Bride Kidnapping in Kyrgyzstan
Petr Lom / Canada & Kyrgyzstan / 2004 / 51 min / Kyrgyz
When a Kyrgyz man decides to marry, tradition prescribes that he should abduct the woman of his choice. Followers of this tradition stake out the bride-to-be's movements, snatch her off the street, and take her to their family home in a car. The abducted woman is held until someone from her family arrives to decide whether they will accept the 'proposal'. This film follows such abductions, from the violent capture on city streets and the tearful protests of the women, who are physically restrained and talked into accepting their fate by the women of the groom's family, to the often tense negotiations between the respective families, and either the eventual acquiescence or continued refusal of the young women. Subsequent interviews with the brides, their own families and their in-laws' reveal both the deep cultural roots of the tradition and the growing rejection of it in a rapidly modernizing society. Although bride kidnapping has been illegal in Kyrgyzstan since 1994, the law is rarely enforced, and one in three rural ethnic Kyrgyz women have been forced into such marriages. An illuminating look at the power and relevance of social customs, which raises provocative questions about the nature of love and marriage.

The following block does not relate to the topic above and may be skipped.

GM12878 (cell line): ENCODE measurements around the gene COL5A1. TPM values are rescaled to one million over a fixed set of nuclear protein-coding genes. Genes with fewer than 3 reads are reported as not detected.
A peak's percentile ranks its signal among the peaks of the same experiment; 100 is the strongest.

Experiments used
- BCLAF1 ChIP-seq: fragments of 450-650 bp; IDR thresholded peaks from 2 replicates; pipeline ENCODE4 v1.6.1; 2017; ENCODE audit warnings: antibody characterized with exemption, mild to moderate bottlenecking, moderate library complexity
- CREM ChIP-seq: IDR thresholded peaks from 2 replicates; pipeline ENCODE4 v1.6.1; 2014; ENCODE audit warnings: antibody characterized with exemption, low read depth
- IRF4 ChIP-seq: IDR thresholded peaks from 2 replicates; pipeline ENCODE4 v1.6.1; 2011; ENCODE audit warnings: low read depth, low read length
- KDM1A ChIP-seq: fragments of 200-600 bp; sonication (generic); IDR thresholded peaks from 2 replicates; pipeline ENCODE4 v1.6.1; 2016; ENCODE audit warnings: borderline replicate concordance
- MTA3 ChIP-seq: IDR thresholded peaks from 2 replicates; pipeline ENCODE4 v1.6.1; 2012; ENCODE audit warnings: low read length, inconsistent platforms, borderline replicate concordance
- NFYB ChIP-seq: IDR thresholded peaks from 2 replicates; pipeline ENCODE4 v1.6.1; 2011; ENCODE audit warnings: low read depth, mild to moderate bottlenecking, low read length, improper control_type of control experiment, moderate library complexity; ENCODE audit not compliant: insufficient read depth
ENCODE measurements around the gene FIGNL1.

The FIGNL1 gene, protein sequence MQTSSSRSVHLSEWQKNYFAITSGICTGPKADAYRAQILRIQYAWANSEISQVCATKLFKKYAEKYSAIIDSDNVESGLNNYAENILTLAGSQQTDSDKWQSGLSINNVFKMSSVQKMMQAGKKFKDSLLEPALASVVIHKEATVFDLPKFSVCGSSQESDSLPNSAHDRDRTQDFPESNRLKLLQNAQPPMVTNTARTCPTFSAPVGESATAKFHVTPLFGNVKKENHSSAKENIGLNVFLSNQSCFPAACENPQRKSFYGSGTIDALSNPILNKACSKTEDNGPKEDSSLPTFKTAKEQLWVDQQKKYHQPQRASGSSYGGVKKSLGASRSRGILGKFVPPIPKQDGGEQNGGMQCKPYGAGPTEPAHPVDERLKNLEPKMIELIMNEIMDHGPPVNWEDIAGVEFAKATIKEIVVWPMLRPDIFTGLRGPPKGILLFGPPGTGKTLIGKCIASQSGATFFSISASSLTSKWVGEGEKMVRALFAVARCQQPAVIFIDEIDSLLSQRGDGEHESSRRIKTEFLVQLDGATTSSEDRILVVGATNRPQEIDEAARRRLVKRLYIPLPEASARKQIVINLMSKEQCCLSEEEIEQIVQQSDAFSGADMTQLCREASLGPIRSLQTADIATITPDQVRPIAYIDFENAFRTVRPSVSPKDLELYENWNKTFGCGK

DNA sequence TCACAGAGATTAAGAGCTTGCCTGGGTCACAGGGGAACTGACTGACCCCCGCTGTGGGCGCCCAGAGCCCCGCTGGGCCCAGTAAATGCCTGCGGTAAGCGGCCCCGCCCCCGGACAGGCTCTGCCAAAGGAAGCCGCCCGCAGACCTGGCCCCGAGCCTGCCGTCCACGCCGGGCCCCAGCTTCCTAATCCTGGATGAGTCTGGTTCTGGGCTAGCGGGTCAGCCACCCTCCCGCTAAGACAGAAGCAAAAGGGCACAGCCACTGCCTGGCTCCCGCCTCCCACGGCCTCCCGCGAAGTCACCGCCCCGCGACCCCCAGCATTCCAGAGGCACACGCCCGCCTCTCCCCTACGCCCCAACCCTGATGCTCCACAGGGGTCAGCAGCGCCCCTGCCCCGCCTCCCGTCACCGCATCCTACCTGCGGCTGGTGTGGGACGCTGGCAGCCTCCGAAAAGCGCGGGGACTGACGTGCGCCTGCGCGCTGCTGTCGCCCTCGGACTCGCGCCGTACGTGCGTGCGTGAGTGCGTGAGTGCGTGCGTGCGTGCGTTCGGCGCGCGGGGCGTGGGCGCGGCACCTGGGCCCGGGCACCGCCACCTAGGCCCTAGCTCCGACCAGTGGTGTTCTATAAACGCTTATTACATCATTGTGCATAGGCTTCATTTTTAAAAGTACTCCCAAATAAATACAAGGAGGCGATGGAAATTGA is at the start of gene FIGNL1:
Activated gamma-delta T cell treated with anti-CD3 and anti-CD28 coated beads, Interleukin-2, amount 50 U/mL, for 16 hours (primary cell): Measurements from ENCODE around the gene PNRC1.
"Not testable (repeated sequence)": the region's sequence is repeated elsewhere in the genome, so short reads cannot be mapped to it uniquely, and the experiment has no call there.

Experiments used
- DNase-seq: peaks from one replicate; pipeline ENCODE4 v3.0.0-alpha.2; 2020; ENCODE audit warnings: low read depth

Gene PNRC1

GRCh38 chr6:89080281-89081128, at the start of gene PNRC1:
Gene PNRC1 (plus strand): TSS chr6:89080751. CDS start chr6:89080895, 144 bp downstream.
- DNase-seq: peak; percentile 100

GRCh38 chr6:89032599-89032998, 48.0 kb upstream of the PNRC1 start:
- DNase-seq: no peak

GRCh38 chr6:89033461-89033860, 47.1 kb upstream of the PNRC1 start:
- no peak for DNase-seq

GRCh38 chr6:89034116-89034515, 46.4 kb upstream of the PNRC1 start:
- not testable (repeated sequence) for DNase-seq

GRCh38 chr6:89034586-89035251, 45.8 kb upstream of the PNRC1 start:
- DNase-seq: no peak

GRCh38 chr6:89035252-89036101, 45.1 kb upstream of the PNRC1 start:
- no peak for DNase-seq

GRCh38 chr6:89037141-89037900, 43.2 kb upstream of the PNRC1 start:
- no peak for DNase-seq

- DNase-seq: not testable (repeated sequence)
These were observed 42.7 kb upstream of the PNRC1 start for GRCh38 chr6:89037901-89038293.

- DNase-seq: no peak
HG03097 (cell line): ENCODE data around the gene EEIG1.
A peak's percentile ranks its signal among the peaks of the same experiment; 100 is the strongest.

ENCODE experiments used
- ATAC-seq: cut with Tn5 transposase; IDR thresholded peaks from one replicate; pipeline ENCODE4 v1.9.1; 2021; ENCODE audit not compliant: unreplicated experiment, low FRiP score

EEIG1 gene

producer | Petr Lom
camera | Petr Lom
editor | Michael H. Amundson, Anatoly Sivoha, Petr Lom
sound | Petr Lom
music | Rosa Amanova